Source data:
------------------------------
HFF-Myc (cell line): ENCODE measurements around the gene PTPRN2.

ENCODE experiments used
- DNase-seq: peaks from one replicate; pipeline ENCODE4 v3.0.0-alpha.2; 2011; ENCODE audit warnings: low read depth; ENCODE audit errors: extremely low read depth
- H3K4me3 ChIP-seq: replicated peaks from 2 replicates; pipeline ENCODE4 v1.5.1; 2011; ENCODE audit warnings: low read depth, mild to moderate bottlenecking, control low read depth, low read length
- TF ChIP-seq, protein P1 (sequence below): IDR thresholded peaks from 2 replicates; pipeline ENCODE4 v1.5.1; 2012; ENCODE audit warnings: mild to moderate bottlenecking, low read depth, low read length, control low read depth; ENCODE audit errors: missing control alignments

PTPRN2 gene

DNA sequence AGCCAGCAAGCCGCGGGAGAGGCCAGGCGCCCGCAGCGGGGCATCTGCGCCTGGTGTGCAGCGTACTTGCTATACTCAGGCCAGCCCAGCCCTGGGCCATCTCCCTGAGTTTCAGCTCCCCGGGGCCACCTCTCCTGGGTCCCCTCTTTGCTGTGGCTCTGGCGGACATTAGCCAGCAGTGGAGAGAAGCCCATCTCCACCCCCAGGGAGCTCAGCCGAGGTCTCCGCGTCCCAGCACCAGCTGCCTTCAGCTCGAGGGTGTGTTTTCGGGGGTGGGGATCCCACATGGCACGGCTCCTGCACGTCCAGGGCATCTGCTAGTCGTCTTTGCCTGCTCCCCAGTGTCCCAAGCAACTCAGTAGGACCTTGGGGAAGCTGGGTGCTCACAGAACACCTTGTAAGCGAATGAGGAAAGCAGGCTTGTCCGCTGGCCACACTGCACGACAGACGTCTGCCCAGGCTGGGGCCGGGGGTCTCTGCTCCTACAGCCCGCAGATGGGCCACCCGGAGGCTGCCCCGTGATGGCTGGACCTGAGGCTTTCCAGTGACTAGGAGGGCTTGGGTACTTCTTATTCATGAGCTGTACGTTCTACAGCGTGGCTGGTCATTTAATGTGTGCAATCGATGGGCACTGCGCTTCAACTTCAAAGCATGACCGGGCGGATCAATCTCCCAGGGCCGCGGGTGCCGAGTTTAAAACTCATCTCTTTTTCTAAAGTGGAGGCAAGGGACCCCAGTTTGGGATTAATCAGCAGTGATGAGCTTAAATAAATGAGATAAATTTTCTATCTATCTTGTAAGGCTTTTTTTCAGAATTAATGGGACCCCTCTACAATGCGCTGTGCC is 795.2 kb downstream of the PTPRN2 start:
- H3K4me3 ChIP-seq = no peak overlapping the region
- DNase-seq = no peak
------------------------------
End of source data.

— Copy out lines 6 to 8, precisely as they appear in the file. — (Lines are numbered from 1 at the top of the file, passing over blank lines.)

PTPRN2 gene

DNA sequence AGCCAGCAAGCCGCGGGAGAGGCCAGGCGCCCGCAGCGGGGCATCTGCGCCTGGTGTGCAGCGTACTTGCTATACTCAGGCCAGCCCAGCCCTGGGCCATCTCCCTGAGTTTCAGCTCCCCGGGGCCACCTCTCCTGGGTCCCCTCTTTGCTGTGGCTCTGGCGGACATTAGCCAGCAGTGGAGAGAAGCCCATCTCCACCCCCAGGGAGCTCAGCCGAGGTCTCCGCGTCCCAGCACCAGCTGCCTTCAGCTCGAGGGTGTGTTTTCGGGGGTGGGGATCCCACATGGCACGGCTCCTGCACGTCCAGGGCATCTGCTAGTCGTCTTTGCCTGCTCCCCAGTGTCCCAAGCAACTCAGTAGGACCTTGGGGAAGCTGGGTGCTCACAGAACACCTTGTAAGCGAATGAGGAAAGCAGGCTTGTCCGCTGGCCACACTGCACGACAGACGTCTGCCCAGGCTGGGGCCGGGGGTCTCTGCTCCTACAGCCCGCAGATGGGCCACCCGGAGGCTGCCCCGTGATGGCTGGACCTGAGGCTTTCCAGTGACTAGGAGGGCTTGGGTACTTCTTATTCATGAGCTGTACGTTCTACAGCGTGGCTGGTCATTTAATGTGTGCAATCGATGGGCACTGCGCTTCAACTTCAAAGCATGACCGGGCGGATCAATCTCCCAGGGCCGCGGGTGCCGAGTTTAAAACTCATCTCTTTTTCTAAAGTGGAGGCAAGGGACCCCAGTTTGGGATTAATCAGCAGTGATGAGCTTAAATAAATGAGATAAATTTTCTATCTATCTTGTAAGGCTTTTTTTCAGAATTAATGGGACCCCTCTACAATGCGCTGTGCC is 795.2 kb downstream of the PTPRN2 start:
- H3K4me3 ChIP-seq = no peak overlapping the region